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Game on for mobile game developers as demand grows

By Yang Yang | China Daily | Updated: 2013-05-11 08:31

Game on for mobile game developers as demand grows

A staff member of Tianjin Pictograph Technology Co shows one of the company's mobile phone games. [Photo/China Daily]

On a crowded train in Beijing's subway, a young woman is leaning against the wall and playing Temple Run on her smartphone. A man beside her is blasting zombies on his tablet computer, while nearby another's thumbs are frantically negotiating an avatar through a digital assault course.

It seems that half of the carriage is engrossed in their mobile devices. On their daily commute, many young Chinese play video games to kill time - and with the rapid advancement of technology, there will be more.

No surprise then that leading developers of online computer games such as Tencent, Sohu and Kingsoft have started to produce mobile games this year.

In 2012, China's mobile game users numbered more than 200 million, surpassing the 180 million desktop computer gamers.

"We are expecting a big market for mobile games this year," said Angel Liu, general manager of Tianjin Pictograph Technology Co Ltd, one of the fastest-growing mobile game producers in China.

The market value of online games, which include client games, Web games and social games, was 60.2 billion yuan ($9.7 billion) last year, and the share for mobile games was only 4 billion yuan, which although small, has been growing rapidly, Liu said.

"It's estimated that this year, the share for mobile games can reach 10 billion yuan," she said.

Founded in August 2010, Tianjin Pictograph Technology specializes in developing large-scale cross-platform online simulation games and now employs 50 people. In 2012, its revenue was double that of 2011, and Liu said she expects it to reach between 60 million yuan and 70 million yuan this year.

Last October, the company launched its first online simulation game, City of Splendor, targeted at smartphone and tablet users aged from 15 to 30. It soon became popular on the Chinese mainland.

"Actually, our game is targeted at the international market," Liu said, "So the looks of the characters are more in the Western fantasy style. We also added many other cultural elements that are localized according to the requirements of each market."

City of Splendor has now been launched in Hong Kong, Taiwan, Macao and South Korea. In May, the game will be available in Russia, and deals with Indonesian and Thai operators have also been sealed. It will hit Europe and the United States in July.

"We are not sure if the game will be well received by Western users because people in the East and West like different styles of games," Liu said.

In China, games are usually designed to meet users' wishes to compete with each other and to show off individual abilities in the virtual world, but in the West, people prefer to play games for relaxation in a more social context, Liu said.

"So we have weakened the competition theme and strengthened the social function," she said.

The global mobile game market value in 2012 was $17 billion, with the US' 100 million users accounting for 30 percent. China now has 220 million phone users and its market share is growing fast.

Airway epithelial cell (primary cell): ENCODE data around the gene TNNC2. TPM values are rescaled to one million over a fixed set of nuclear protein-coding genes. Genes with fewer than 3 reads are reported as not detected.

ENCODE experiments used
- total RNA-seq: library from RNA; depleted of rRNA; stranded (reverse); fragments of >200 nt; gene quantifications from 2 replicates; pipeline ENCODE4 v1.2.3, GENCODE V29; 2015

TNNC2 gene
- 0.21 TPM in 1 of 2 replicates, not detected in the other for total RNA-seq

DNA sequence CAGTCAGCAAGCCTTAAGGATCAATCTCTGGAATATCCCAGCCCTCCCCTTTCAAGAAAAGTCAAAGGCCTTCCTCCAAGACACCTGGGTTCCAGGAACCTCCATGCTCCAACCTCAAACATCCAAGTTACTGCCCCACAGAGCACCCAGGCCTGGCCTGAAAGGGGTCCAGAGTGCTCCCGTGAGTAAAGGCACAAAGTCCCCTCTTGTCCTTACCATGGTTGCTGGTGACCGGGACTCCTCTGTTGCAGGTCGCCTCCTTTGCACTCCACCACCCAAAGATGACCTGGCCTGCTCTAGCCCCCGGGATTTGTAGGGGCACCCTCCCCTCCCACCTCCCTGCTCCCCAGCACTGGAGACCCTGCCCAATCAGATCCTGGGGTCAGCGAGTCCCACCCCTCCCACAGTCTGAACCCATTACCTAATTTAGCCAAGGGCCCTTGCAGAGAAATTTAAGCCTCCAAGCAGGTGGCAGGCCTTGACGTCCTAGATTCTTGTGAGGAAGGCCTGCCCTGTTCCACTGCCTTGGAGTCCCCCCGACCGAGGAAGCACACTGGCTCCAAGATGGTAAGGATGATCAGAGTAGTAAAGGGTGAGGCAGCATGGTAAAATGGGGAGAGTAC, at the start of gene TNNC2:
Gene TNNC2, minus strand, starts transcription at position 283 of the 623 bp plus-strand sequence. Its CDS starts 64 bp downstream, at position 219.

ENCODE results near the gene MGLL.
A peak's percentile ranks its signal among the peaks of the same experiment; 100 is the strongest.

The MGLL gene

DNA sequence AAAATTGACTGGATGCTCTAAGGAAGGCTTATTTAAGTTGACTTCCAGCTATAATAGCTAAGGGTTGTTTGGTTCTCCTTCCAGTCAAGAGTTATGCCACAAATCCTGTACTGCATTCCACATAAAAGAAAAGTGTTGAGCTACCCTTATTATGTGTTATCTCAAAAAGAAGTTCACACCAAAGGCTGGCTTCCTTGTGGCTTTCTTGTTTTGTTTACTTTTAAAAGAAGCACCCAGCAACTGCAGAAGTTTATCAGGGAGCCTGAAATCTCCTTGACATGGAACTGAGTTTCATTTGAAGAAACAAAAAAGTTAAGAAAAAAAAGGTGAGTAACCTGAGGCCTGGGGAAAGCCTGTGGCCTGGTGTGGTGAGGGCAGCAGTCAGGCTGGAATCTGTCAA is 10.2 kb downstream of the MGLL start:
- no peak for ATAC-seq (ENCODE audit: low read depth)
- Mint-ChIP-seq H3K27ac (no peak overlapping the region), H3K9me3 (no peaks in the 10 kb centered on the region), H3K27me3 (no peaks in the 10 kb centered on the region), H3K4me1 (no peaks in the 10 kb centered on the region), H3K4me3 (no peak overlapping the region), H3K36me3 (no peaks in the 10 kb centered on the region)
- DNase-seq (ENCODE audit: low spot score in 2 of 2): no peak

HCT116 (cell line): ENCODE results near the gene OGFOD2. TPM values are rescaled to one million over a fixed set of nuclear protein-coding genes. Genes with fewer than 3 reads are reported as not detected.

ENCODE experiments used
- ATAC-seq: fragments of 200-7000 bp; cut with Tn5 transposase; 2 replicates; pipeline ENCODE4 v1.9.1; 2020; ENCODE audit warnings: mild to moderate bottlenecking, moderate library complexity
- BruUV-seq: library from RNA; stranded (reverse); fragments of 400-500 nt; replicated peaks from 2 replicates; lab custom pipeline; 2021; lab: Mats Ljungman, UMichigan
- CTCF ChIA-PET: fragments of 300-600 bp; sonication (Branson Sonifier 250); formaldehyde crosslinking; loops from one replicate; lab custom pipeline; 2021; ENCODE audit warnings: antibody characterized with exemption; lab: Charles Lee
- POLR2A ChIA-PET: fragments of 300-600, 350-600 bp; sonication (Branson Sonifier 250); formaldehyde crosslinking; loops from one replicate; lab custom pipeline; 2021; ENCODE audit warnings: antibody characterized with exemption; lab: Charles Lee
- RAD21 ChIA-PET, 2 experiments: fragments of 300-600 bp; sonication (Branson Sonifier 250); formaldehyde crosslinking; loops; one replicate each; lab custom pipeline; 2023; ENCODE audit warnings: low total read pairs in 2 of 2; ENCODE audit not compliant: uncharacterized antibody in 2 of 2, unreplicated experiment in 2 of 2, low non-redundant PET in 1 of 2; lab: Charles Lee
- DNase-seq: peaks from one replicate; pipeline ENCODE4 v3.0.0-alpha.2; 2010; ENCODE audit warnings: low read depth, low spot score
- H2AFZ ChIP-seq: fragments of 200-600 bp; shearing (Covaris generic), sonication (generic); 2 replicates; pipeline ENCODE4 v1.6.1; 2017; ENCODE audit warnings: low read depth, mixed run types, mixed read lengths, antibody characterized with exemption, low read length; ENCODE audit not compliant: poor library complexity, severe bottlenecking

"It used to be hard for us to compete in the international market," Liu adds. "Game developers have to rely on local operators, who had different formats in different countries. Our format was different from those in Japan and South Korea, but now the opportunity comes because the operating systems of smartphones and tablet computers are mostly the same worldwide - Android or iOS."

In the area of computer online games, China lags far behind Japan and the US, represented by the likes of Nintendo and Blizzard Entertainment. However, on the smartphone platform, Europe, the US and Japan, like China, have all just started.

"The difference now is that people in those countries have a stronger sense of copyright," Liu said.

For single-player mobile games, the most important thing is its protected creative content, like that of Angry Birds, Plants vs Zombies and Temple Run. But, in China, if a good game is developed, it will soon be copied. This is why Tianjin Pictograph Technology has decided to focus on online games.

"We cannot make money if we do single-player games," Liu said.

For the past 12 years, Chinese game players have become accustomed to paying for online games.

"For City of Splendor, in terms of artistic design, story-telling and programming, I think we are on the same level as US companies because we are one of the first companies to develop games on smart platforms," Liu said. "We have some innovations in this game, including ways to fight, besides technological advantages."

The company has developed a "multiple-platform 3-D engine" that can write codes for the games.

Yuan Zhanyang, vice-general manager of the company, said the engine can develop games for both Android and iOS systems at the same time, which will cut costs and save time.

In China, there are less than 10 companies that have their own development platform. Most have to seek cooperation with a third party to develop the games.

The second cross-platform 3-D simulation game, with a Star Wars setting, will be finished at the end of April, and is also targeted at the international market.

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